NGO raises voice against HUL for dumping mercury in Kodaikanal
New Delhi: A Chennai-based woman rapper has taken on Anglo-Dutch packaged consumer goods maker Unilever and its chief executive officer (CEO) Paul Polman with a video set to the beat of the Nicki Minaj hit Anaconda and posted on YouTube and social media sites.
The video featuring Sofia Ashraf, an advertising professional, is part of a campaign by a non-governmental organization called Jhatkaa, which has accused Unilever’s local arm of dumping mercury at the site of a thermometer plant in Kodaikanal that it shut down 14 years ago.
Jhatkaa, which loosely translates as ‘shake up’, alleges that Unilever had harmed the health of its former employees and local workers.
“Kodaikanal won’t step down until you make amends now... Prolonged exposure got many men killed / There’s children born being seriously ill”—Ashraf sings in the video.
The rap video, which was released on YouTube and other social media sites on 30 July, has already recorded 600,000 views on YouTube, turning Ashraf into a minor celebrity.
Ashraf has done something similar in the past. She made a rap video targeting Dow Chemicals that went “Don’t work for Dow,” protesting the company’s stand disowning responsibility for the 1984 Bhopal gas disaster.
The disaster was caused by the leak of a lethal gas from a pesticide factory owned by Union Carbide Corp., which was bought by Dow Chemicals 17 years later.
In an e-mail response, a spokesperson for Hindustan Unilever Ltd (HUL), said: “The safety of all our employees is our number one priority. We have acted in a transparent and responsible manner since the issue first arose in 2001, when we immediately closed the factory on our own and launched an investigation.”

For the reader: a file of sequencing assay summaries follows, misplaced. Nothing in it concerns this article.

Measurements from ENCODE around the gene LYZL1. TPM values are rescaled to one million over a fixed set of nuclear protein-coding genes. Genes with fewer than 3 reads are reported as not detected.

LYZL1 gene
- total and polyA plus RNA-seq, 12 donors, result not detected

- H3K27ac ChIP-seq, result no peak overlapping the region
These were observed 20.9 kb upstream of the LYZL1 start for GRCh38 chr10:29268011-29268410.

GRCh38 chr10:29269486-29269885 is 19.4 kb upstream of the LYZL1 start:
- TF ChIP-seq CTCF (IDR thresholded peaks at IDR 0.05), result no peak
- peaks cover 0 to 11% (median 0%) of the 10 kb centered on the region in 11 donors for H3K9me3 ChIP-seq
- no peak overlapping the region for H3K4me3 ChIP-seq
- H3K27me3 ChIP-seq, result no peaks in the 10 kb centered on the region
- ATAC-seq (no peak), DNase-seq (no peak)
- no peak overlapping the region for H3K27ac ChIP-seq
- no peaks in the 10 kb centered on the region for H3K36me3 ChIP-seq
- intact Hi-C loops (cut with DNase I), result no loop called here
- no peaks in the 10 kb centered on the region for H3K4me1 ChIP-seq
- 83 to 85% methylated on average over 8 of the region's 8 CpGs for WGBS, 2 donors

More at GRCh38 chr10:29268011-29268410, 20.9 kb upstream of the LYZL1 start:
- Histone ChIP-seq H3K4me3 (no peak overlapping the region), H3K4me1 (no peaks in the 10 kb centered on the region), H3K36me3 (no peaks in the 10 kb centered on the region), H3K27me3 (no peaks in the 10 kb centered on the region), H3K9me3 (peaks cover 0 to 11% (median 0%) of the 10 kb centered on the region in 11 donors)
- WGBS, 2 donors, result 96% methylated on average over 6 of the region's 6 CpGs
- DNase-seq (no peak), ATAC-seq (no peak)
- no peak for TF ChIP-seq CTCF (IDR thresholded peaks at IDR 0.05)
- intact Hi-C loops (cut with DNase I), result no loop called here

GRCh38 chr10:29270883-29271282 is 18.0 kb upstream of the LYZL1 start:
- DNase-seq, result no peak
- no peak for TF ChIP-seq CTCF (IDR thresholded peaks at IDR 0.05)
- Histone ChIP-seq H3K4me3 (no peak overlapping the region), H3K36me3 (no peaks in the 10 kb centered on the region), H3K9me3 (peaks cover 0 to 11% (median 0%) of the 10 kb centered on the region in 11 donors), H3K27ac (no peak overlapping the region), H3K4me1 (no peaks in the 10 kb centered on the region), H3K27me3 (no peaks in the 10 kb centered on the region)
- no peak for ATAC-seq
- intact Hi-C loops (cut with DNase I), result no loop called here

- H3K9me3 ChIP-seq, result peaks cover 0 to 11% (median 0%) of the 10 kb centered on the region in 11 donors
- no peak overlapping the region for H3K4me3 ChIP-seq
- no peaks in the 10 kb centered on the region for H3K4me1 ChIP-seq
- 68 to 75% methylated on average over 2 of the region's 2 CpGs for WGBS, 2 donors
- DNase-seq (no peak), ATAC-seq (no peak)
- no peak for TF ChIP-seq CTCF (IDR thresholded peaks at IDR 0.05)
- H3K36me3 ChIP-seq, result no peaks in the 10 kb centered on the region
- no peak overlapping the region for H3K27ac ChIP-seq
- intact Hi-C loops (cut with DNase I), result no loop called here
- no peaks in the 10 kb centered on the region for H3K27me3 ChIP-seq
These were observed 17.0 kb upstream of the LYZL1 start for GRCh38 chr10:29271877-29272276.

Greenpeace first raised the issue in 2001, along with local environment activists, who alleged that tonnes of mercury-contaminated glass was being sold as scrap.
Jhatkaa wants the government to force the company to clean up the mercury-contaminated factory site and surroundings to protect the watershed forests of Pambar Shola, according to the organization’s website. It demands that the company pay for “long-term environmental monitoring for mercury build-up in food chains in the forests and aquatic ecosystems in and around the factory”.
“We have been rigorous in establishing the facts and several independent expert studies have concluded that there was no adverse impact on the health of our people at Kodaikanal,” the HUL spokesperson said. “We have also taken action to ensure the clean-up of soil within the factory premises. There is still work to do here—which we are committed to fulfilling—as soon as a decision on the level of remediation required is taken by the Tamil Nadu Pollution Control Board and consent is given by them to start soil remediation.”
“This is an issue which we continue to take very seriously and we have been engaging with our former workers’ representatives to reach a mutually satisfactory resolution. This is a long-standing case and we would like to see it resolved for all involved,” added the HUL spokesperson.